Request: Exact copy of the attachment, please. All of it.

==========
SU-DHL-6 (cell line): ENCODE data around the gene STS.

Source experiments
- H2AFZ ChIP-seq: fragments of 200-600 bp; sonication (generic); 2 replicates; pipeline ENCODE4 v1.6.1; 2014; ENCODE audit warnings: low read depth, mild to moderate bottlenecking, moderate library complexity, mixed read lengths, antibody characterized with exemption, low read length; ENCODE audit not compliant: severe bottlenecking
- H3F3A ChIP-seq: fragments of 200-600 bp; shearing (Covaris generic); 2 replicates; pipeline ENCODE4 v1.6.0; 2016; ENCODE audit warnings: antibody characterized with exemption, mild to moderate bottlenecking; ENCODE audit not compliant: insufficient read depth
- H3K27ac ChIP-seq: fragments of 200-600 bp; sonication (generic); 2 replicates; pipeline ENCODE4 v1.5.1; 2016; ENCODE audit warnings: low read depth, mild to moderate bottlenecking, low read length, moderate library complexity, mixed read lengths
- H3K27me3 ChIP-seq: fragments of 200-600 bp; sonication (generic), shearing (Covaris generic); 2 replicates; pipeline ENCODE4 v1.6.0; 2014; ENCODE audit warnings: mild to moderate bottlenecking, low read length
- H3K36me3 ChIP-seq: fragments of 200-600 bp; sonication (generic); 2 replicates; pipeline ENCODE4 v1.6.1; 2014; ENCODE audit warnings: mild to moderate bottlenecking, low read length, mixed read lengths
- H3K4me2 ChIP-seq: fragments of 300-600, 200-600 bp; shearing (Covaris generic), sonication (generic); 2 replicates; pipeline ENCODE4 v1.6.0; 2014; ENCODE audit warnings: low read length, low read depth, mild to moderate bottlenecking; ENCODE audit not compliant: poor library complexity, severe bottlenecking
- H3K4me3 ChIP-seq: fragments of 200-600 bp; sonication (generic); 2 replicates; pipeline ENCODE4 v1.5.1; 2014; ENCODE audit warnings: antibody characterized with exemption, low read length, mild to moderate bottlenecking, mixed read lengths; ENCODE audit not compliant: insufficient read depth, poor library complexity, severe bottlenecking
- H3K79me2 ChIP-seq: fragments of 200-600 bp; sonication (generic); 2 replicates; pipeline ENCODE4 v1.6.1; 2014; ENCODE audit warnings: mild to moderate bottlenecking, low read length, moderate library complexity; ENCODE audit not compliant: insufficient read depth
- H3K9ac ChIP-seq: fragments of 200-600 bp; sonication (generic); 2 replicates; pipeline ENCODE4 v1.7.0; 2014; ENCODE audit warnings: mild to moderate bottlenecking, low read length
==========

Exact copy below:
SU-DHL-6 (cell line): ENCODE data around the gene STS.

Source experiments
- H2AFZ ChIP-seq: fragments of 200-600 bp; sonication (generic); 2 replicates; pipeline ENCODE4 v1.6.1; 2014; ENCODE audit warnings: low read depth, mild to moderate bottlenecking, moderate library complexity, mixed read lengths, antibody characterized with exemption, low read length; ENCODE audit not compliant: severe bottlenecking
- H3F3A ChIP-seq: fragments of 200-600 bp; shearing (Covaris generic); 2 replicates; pipeline ENCODE4 v1.6.0; 2016; ENCODE audit warnings: antibody characterized with exemption, mild to moderate bottlenecking; ENCODE audit not compliant: insufficient read depth
- H3K27ac ChIP-seq: fragments of 200-600 bp; sonication (generic); 2 replicates; pipeline ENCODE4 v1.5.1; 2016; ENCODE audit warnings: low read depth, mild to moderate bottlenecking, low read length, moderate library complexity, mixed read lengths
- H3K27me3 ChIP-seq: fragments of 200-600 bp; sonication (generic), shearing (Covaris generic); 2 replicates; pipeline ENCODE4 v1.6.0; 2014; ENCODE audit warnings: mild to moderate bottlenecking, low read length
- H3K36me3 ChIP-seq: fragments of 200-600 bp; sonication (generic); 2 replicates; pipeline ENCODE4 v1.6.1; 2014; ENCODE audit warnings: mild to moderate bottlenecking, low read length, mixed read lengths
- H3K4me2 ChIP-seq: fragments of 300-600, 200-600 bp; shearing (Covaris generic), sonication (generic); 2 replicates; pipeline ENCODE4 v1.6.0; 2014; ENCODE audit warnings: low read length, low read depth, mild to moderate bottlenecking; ENCODE audit not compliant: poor library complexity, severe bottlenecking
- H3K4me3 ChIP-seq: fragments of 200-600 bp; sonication (generic); 2 replicates; pipeline ENCODE4 v1.5.1; 2014; ENCODE audit warnings: antibody characterized with exemption, low read length, mild to moderate bottlenecking, mixed read lengths; ENCODE audit not compliant: insufficient read depth, poor library complexity, severe bottlenecking
- H3K79me2 ChIP-seq: fragments of 200-600 bp; sonication (generic); 2 replicates; pipeline ENCODE4 v1.6.1; 2014; ENCODE audit warnings: mild to moderate bottlenecking, low read length, moderate library complexity; ENCODE audit not compliant: insufficient read depth
- H3K9ac ChIP-seq: fragments of 200-600 bp; sonication (generic); 2 replicates; pipeline ENCODE4 v1.7.0; 2014; ENCODE audit warnings: mild to moderate bottlenecking, low read length